As a replacement for classical mechanics, relativity explains the motion of two systems; it just does so differently. It introduces a new equation that replaced classical mechanics’ Newtonian equation. In addition to a new equation, it introduces several non–intuitive ideas, like time dilation, length contraction, and space–time curvature. We’ll explore these ideas and equations in upcoming tutorials. As we’ll discuss shortly, although relativity often provides useful answers, it is not a sound theory. With relativity theory rendered invalid, we need a theory that explains the same things as both classical mechanics and relativity theory, but with better accuracy. That’s the purpose behind Modern Mechanics.

Modern Mechanics shares many of the same predictive capabilities as its historical cousins. Like classical mechanics, Modern Mechanics explains changes in position using the Newtonian equation. Like relativity, Modern Mechanics explains behaviors associated with the electromagnetic force. It also eleminates constraints associated with relativity theory, such as the idea that nothing can go faster than the speed of light. Modern Mechanics is not a reinterpretation of relativity. It uses a different conceptual framework and different, more accurate equations.

Unlike its cousins, Modern Mechanics is a three–system model. It explicitly introduces and explains the behavior of a third system, which is called the oscillating system. The oscillating system moves back and forth between points on the moving system, similar to how the woman running along the street moves back and forth between the rear and the front of the bus. The specific example and the generalization are illustrated in figures C and D.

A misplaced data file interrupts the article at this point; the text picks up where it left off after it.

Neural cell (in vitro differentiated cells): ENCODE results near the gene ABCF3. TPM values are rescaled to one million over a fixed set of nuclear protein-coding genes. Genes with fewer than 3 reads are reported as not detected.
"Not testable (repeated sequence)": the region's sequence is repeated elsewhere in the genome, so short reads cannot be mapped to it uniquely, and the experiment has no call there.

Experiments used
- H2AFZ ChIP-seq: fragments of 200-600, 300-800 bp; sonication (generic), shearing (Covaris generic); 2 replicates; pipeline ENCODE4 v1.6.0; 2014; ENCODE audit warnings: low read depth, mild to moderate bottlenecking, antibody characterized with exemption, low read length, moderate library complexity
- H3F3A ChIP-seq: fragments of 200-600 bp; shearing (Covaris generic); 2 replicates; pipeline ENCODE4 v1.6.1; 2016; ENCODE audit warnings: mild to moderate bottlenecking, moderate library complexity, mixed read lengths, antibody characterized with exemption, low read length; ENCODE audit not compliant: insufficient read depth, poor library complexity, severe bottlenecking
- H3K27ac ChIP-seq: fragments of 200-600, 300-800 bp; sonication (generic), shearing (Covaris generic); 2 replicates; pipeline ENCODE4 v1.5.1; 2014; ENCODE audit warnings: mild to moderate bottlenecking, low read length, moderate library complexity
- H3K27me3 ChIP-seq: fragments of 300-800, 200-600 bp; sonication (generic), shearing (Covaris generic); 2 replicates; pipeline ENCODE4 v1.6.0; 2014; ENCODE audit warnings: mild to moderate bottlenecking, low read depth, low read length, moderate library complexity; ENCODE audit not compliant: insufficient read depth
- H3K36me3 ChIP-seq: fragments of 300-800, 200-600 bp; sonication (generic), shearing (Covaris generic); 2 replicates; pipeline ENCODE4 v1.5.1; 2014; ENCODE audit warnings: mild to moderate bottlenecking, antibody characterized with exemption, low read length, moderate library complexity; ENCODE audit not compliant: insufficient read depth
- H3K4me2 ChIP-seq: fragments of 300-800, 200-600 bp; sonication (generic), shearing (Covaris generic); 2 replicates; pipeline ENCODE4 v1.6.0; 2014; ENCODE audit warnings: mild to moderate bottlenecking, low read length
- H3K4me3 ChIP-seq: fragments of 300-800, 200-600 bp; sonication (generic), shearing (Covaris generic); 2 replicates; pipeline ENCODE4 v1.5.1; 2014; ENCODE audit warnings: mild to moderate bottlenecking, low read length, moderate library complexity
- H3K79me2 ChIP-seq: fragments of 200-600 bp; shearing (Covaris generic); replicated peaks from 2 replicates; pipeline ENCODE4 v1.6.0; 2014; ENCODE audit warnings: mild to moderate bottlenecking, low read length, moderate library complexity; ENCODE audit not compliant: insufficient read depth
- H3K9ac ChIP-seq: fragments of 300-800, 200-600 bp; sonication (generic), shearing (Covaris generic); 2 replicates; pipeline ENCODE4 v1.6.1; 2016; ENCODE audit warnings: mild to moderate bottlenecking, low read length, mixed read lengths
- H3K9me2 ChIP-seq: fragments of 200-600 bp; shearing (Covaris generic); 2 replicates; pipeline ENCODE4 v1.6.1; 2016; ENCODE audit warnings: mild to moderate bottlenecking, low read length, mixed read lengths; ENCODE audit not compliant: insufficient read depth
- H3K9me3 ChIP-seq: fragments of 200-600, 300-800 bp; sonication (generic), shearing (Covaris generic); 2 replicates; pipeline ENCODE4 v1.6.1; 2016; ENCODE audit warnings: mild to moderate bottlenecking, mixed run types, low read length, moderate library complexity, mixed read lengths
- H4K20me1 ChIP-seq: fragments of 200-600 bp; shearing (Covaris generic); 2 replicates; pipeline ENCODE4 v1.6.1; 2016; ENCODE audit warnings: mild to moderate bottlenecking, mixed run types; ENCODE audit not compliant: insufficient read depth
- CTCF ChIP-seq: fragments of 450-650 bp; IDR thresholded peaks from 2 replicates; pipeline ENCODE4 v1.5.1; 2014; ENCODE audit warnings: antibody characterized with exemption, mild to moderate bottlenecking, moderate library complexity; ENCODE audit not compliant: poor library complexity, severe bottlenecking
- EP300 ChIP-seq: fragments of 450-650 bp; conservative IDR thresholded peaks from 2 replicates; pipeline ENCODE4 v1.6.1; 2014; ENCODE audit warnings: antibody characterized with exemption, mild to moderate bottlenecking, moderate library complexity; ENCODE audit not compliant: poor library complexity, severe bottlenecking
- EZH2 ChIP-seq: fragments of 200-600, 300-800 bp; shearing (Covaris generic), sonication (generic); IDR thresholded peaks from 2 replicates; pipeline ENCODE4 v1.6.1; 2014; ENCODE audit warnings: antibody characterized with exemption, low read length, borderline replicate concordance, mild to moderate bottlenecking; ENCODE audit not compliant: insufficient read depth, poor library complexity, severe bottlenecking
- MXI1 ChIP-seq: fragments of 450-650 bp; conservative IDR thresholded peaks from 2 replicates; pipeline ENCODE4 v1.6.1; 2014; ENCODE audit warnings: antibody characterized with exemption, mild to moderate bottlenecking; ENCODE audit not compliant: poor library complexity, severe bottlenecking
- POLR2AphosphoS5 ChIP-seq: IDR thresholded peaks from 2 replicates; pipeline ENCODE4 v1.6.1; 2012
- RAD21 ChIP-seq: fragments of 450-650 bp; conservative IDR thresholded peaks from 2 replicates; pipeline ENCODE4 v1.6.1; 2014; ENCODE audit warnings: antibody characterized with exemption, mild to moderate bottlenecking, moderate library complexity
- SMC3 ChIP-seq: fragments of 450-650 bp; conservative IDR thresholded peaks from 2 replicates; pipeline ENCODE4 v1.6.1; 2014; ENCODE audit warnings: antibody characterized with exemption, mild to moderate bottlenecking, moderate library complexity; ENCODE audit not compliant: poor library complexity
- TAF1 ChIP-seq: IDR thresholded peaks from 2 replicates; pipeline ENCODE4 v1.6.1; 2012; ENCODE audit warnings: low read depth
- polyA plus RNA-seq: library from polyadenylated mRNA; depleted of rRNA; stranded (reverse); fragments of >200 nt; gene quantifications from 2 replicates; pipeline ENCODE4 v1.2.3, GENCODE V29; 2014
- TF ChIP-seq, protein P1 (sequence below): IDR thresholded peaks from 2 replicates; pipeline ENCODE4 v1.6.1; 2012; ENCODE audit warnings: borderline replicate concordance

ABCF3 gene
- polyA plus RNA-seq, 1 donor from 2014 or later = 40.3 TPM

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Because Modern Mechanics provides different predictive capabilities, it also uses different terminology, some of which can be used interchangeably without causing a problem. For example, a moving system is referred to as an inner system and a stationary system is referred to as an outer system. One last comment: the woman (eg, oscillating system) does not have to be on the street (eg, stationary system). We could have instead placed her on the bus (eg, moving system).

The introduction of a third system is what gives Modern Mechanics its ability to explain changes in position – using translation equations, and changes in distances – using scaling equations. As you’ll read shortly, it is this powerful ability that enables Modern Mechanics to serve as a unified model of motion.

Modern Mechanics is able to explain things that previously required multiple theories or ideas. This is what makes Modern Mechanics so exciting and compelling.

“Modern Mechanics is a unified model that represents the next generation in physics. It corrects mathematical mistakes and conceptual problems with existing theories, is intuitive and easy to understand, and has higher mathematical accuracy than its alternatives.” – DISRUPTIVE